Recently I heard a talk by someone looking for more volunteers for a thing. The context isn’t particularly important – I don’t want to get hung up on that. The point is that the talk had the desired effect: I wanted to volunteer. I wanted to help both in terms of giving money and lending time.
A couple of weeks later, I’ve done neither. Why? I’d suggest it’s because the group involved has a weak ‘architecture of participation’.
This week there’s been a discussion on the Mozilla Community Building Team list about ‘episodic volunteering’. It quoted this document (PDF) from the National Volunteer and Philanthropy Centre in Singapore:
Another recent trend has been a shift away from regular, long-term volunteering to more episodic or one-time service. While this has created significant challenges for many organizations that depend on consistently available volunteers (think mentoring, health services, etc.), the reality is that more and more volunteers are looking for ways to get engaged in a short-term capacity. This is especially true given that episodic volunteering may not always be about time availability but rather time of year – for example, lots of people seek to volunteer during the holiday season of November and December.
This got me thinking about Tim O’Reilly’s post The Architecture of Participation from 10 years ago:
I’ve come to use the term “the architecture of participation” to describe the nature of systems that are designed for user contribution. Larry Lessig’s book, Code and Other Laws of Cyberspace, which he characterizes as an extended meditation on Mitch Kapor’s maxim, “architecture is politics”, made the case that we need to pay attention to the architecture of systems if we want to understand their effects.
Any time you’re asking someone else to chip in who doesn’t have an obligation to help you, then you need an architecture of participation. You need easy onboarding, a way from them going from donating zero percent of their time to many hours a week. You also need a way for them to drop their number of hours – potentially back down to zero – if their life circumstances dictate. The closest analogy I can think of are easy in / easy out terms advertised for office space.
You also need to create a modular system to have an architecture of participation. There needs to be ways for people to work on one part of the whole project and not on others. As Tim puts it in the context of building software, “Anyone can create a participating, first-class component.”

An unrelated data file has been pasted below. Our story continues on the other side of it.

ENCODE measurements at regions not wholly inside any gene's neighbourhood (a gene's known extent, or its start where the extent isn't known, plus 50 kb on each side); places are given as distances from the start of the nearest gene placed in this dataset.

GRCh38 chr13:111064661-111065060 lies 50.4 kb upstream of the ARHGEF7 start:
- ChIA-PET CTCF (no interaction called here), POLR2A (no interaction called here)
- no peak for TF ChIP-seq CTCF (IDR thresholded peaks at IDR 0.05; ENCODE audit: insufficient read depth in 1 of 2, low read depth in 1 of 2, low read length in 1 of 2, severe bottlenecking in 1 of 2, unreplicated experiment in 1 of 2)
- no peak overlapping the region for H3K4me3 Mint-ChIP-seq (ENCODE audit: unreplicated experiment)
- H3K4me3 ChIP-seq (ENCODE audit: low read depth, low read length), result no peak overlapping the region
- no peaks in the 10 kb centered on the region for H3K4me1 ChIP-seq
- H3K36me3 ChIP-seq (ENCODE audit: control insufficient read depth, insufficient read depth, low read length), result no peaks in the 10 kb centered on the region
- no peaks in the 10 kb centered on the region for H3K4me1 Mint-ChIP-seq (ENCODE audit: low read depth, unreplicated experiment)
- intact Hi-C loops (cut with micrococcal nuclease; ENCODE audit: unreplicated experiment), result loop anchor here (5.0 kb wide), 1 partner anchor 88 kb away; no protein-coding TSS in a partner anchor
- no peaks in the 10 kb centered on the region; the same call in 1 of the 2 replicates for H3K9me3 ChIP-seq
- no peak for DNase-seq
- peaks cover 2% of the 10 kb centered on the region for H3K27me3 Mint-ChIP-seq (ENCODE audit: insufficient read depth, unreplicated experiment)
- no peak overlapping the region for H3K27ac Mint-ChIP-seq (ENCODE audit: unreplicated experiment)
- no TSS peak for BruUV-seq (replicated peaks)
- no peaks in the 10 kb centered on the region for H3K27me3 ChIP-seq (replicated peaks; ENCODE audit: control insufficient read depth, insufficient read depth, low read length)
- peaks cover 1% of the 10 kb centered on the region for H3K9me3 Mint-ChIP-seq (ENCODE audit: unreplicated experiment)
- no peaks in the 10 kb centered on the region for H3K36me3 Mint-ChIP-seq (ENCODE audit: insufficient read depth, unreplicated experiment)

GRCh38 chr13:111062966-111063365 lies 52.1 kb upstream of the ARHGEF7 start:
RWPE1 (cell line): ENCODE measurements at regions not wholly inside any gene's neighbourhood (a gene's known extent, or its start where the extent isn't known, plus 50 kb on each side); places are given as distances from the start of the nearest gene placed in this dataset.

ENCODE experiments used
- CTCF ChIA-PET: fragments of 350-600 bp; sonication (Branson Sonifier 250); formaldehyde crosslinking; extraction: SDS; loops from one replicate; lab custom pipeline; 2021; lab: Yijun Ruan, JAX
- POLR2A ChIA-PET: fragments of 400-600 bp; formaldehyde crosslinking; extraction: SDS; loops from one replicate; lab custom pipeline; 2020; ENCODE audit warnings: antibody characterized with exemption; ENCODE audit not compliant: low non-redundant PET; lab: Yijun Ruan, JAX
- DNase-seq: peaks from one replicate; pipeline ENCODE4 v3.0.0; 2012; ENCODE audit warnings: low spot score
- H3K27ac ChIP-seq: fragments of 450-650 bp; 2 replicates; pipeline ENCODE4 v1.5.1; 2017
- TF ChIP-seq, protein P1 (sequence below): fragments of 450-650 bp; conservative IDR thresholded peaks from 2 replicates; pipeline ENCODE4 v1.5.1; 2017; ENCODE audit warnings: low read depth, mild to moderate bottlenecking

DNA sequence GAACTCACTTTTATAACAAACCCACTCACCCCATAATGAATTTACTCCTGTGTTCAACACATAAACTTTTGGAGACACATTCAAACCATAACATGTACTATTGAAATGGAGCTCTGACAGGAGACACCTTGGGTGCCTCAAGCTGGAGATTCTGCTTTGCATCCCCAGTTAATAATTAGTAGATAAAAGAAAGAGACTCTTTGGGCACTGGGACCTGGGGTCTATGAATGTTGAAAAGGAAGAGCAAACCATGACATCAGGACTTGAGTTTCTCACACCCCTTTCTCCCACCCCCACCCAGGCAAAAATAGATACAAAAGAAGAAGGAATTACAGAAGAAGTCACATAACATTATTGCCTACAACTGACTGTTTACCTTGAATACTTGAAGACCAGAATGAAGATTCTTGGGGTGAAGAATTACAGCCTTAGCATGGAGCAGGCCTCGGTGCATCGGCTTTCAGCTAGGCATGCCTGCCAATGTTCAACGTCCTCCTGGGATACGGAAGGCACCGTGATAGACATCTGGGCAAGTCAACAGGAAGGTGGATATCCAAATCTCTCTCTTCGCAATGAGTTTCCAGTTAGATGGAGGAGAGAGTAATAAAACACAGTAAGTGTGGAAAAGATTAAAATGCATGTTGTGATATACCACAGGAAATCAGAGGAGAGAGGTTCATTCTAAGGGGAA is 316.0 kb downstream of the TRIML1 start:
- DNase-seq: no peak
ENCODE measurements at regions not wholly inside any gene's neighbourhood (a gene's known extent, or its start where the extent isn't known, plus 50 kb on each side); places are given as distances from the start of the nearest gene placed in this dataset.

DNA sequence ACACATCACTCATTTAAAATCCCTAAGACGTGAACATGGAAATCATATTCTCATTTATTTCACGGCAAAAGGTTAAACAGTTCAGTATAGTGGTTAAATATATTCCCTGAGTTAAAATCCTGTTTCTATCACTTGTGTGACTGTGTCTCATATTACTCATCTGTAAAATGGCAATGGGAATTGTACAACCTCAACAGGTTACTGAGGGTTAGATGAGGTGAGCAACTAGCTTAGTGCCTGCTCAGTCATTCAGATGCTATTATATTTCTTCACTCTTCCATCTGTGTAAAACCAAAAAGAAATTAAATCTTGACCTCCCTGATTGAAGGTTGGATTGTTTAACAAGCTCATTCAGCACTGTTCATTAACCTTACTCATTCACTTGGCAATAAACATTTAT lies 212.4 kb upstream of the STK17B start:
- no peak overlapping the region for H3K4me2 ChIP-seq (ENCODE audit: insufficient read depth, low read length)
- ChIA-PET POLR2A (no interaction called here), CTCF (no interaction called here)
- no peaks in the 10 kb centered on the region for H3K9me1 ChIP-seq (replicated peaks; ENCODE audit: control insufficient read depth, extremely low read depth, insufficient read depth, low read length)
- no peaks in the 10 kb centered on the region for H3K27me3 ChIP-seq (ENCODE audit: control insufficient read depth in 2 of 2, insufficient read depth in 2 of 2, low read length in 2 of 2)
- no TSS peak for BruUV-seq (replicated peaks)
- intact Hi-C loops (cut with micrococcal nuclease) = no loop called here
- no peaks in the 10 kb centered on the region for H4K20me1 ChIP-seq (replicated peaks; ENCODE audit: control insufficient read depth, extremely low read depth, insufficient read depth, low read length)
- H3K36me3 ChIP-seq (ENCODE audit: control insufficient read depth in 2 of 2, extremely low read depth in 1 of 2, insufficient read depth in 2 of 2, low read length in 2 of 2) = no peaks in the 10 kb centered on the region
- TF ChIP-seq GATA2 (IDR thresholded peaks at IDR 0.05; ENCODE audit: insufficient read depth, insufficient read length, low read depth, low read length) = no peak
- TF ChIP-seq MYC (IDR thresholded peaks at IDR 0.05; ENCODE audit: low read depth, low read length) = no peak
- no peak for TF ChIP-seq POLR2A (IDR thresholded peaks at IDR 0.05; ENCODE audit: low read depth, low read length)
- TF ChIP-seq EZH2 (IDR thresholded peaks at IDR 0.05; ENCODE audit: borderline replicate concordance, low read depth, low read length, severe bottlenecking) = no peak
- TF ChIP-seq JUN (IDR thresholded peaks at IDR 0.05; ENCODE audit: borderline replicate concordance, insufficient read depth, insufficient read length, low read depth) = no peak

This requires leadership. I’ve never seen a strong architecture of participation without strong leadership. Sometimes this can look like a benign dictatorship, especially when the number of people involved is small. But to get to any kind of scale, this leadership needs to be distributed.
Creating distributed leadership requires a clear mission. The mission – which should be written down as early as possible in the form of a manifesto or terms of reference is the reason the group of people is collaborating. This prevents scope-creep and helps realign the group should a subset try and hijack it for a tangential purpose.
The easiest way to create a strong architecture of participation is to work openly. This may be constrained by considerations around safeguarding, but information should not be hard to come by for those already part of the group. At the very least, calendars and contact details should be shared. There should be a default, canonical place to go/ask to find out an authoritative answer.
You’ll need to meet regularly in ways that don’t always involving working on the thing you’re all meeting to make better in the world. Sometimes that’s called a social. But it might just mean that one of the weekly meetings you have every month is devoted to ‘lighter’ or other issues. Mix things up a bit so it doesn’t become ‘samey’.
Finally, it’s entirely reasonable that there should be a shift towards episodic volunteering. If we create architectures of participation that allow ‘newbies’ to slot in quickly to existing projects, then they may stick around long-term. Some would call that a ‘contribution funnel’. It’s unreasonable for us to expect them to make that commitment immediately. In fact, we should thank them regularly for their contribution. We’re often good at being excited about new contributors when we should be equally thankful for the ‘old-timers’.
What have I missed? Add a comment below!